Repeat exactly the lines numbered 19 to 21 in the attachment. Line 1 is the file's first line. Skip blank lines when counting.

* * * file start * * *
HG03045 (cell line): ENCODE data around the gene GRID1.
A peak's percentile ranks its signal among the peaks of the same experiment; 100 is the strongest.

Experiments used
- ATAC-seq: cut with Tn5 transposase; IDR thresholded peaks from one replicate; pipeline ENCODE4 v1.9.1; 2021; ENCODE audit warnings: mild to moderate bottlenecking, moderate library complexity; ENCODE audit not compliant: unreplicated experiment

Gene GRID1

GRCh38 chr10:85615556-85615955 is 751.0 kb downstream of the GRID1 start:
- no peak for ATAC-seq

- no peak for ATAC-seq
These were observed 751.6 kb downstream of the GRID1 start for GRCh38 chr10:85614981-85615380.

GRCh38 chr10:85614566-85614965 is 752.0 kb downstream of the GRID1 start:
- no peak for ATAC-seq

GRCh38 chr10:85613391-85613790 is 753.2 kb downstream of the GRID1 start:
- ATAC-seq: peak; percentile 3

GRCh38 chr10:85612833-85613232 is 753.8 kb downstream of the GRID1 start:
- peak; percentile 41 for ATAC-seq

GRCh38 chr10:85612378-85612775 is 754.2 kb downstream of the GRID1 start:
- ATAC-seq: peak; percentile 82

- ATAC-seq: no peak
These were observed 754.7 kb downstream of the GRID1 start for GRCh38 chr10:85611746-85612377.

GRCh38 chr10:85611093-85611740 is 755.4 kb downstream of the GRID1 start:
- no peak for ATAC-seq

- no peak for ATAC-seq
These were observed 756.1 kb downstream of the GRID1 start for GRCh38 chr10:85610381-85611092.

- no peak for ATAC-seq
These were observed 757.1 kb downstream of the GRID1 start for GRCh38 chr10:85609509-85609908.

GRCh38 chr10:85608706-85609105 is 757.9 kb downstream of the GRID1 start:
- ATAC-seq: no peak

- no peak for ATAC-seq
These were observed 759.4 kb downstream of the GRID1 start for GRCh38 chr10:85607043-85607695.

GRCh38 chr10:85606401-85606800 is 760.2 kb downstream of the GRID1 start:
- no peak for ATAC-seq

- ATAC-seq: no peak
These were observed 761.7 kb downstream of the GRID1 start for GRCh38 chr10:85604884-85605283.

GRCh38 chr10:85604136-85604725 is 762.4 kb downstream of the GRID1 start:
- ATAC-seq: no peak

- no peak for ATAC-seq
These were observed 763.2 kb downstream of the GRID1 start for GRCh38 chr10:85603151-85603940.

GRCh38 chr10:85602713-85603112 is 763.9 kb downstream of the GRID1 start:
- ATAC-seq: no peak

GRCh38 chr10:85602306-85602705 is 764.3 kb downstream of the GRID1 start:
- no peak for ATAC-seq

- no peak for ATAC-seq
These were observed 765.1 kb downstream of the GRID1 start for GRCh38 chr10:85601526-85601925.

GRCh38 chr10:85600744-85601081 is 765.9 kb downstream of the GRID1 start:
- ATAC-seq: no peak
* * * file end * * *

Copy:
These were observed 754.7 kb downstream of the GRID1 start for GRCh38 chr10:85611746-85612377.

GRCh38 chr10:85611093-85611740 is 755.4 kb downstream of the GRID1 start:
- no peak for ATAC-seq